Diagnosis Code F17.220
Information for Medical Professionals
The following edits are applicable to this code:
Unacceptable principal diagnosis Unacceptable principal diagnosis
There are selected codes that describe a circumstance which influences an individual’s health status but not a current illness or injury, or codes that are not specific manifestations but may be due to an underlying cause. These codes are considered unacceptable as a principal diagnosis.
Convert to ICD-9 General Equivalence Map
The ICD-10 and ICD-9 GEMs are used to facilitate linking between the diagnosis codes in ICD-9-CM and the new ICD-10-CM code set. The GEMs are the raw material from which providers, health information vendors and payers can derive specific applied mappings to meet their needs.
- 305.1 - Tobacco use disorder (approximate) Approximate Flag
The approximate flag is on, indicating that the relationship between the code in the source system and the code in the target system is an approximate equivalent.
Information for Patients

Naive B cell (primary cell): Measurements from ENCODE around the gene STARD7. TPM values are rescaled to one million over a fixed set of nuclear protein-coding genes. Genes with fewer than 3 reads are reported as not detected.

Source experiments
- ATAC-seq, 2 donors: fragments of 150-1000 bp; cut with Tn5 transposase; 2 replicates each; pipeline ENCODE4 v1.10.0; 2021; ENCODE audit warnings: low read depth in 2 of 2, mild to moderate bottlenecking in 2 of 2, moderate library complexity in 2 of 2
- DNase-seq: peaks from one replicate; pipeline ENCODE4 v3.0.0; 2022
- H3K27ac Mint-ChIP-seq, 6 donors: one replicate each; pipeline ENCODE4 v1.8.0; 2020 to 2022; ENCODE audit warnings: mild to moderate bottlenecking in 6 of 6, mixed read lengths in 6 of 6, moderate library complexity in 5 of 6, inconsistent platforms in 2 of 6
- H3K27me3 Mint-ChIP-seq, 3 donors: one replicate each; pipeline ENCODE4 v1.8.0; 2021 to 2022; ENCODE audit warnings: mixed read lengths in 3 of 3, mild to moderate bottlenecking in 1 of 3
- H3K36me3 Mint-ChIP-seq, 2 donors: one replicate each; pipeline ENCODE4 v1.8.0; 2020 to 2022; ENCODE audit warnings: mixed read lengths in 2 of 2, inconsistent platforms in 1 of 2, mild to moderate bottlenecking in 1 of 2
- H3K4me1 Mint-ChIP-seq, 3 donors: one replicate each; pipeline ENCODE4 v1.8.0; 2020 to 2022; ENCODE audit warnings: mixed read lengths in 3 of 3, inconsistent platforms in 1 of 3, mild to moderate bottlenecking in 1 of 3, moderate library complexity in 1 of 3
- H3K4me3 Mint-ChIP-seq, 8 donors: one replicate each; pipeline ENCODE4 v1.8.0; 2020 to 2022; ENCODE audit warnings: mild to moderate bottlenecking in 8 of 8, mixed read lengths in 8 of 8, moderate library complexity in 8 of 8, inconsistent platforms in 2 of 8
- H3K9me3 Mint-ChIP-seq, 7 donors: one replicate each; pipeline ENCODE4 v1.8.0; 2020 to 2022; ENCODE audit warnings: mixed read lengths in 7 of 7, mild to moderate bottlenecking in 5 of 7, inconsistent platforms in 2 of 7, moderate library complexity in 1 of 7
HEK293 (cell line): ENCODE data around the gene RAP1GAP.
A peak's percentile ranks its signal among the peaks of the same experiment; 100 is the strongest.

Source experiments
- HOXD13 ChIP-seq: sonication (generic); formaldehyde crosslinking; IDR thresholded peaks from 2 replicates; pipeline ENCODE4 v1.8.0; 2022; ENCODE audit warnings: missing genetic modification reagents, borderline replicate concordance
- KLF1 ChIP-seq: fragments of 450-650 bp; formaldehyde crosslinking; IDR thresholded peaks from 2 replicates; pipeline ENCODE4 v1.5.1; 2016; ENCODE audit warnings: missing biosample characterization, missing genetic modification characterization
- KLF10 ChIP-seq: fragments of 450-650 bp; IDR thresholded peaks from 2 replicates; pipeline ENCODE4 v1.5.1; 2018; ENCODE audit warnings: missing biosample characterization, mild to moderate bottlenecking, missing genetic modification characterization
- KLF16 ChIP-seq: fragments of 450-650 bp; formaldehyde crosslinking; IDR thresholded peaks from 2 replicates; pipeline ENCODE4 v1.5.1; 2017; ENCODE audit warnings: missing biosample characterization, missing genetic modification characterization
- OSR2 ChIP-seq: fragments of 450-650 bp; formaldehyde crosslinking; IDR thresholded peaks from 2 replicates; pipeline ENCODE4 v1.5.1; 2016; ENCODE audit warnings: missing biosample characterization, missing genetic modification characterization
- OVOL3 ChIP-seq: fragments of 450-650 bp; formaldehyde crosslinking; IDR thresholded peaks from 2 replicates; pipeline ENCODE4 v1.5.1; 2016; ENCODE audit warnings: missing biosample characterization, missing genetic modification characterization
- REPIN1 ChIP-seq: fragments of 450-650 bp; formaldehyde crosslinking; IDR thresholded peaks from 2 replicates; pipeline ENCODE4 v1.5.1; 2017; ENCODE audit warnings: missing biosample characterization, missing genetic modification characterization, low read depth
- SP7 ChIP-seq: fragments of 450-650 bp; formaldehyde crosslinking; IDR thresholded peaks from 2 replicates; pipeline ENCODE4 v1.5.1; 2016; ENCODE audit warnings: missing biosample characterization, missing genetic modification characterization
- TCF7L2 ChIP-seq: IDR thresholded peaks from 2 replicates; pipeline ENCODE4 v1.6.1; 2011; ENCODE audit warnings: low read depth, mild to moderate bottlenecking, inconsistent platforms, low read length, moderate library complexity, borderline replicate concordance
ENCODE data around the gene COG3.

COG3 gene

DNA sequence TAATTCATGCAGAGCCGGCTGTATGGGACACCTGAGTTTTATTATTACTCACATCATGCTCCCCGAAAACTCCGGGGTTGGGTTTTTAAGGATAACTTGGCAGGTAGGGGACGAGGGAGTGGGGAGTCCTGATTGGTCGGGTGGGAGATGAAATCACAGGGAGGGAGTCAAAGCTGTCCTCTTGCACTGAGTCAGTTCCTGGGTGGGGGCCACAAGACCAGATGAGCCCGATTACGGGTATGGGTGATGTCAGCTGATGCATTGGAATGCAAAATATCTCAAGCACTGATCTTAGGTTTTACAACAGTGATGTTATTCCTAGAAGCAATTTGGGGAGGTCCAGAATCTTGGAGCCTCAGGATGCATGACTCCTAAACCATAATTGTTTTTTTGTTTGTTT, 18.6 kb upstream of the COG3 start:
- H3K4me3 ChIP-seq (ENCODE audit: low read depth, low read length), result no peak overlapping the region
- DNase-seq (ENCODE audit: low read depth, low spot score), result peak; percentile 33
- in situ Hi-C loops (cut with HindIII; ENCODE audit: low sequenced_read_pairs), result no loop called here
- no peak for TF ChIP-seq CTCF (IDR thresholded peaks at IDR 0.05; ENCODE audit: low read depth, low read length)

Also called: Chewing tobacco, Dip, Oral tobacco, Snuff, Spit tobacco
Many people who chew tobacco or dip snuff think it's safer than smoking. But you don't have to smoke tobacco for it to be dangerous. Chewing or dipping carries risks like
- Cancer of the mouth
- Decay of exposed tooth roots
- Pulling away of the gums from the teeth
- White patches or red sores in the mouth that can turn to cancer
Recent research shows the dangers of smokeless tobacco may go beyond the mouth. It might also play a role in other cancers, heart disease and stroke.
Smokeless tobacco contains more nicotine than cigarettes. Nicotine is a highly addictive drug that makes it hard to stop using tobacco once you start. Having a quit date and a quitting plan can help you stop successfully.
NIH: National Institute of Dental and Craniofacial Research